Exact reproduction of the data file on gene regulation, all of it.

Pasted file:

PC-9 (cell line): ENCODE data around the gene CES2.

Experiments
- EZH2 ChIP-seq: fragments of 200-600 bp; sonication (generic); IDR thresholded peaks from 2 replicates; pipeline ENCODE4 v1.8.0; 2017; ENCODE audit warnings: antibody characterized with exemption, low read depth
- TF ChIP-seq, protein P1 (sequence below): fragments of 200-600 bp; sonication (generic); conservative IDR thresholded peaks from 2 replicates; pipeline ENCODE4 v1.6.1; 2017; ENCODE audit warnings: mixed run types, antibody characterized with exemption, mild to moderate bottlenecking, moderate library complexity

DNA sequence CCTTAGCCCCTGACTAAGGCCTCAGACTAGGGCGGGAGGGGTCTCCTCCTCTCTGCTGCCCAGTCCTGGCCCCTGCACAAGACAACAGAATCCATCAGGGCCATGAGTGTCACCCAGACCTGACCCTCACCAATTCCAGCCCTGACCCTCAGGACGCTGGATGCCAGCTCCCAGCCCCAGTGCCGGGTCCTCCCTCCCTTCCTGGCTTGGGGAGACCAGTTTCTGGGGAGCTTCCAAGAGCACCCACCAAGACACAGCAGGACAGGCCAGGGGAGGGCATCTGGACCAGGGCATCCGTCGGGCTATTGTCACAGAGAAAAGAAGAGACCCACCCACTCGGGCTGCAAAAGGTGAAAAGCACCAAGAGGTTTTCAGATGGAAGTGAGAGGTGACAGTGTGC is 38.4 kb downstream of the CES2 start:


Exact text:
PC-9 (cell line): ENCODE data around the gene CES2.

Experiments
- EZH2 ChIP-seq: fragments of 200-600 bp; sonication (generic); IDR thresholded peaks from 2 replicates; pipeline ENCODE4 v1.8.0; 2017; ENCODE audit warnings: antibody characterized with exemption, low read depth
- TF ChIP-seq, protein P1 (sequence below): fragments of 200-600 bp; sonication (generic); conservative IDR thresholded peaks from 2 replicates; pipeline ENCODE4 v1.6.1; 2017; ENCODE audit warnings: mixed run types, antibody characterized with exemption, mild to moderate bottlenecking, moderate library complexity

DNA sequence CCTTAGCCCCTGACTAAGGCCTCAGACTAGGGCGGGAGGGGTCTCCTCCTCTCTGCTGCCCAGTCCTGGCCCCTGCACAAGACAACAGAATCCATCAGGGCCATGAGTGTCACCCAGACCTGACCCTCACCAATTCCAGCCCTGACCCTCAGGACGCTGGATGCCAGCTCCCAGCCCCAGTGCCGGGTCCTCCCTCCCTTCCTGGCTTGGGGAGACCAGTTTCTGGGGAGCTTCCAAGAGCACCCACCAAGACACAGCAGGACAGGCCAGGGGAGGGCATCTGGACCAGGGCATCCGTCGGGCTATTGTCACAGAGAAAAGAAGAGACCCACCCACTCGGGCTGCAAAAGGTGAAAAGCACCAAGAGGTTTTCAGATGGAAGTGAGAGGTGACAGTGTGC is 38.4 kb downstream of the CES2 start: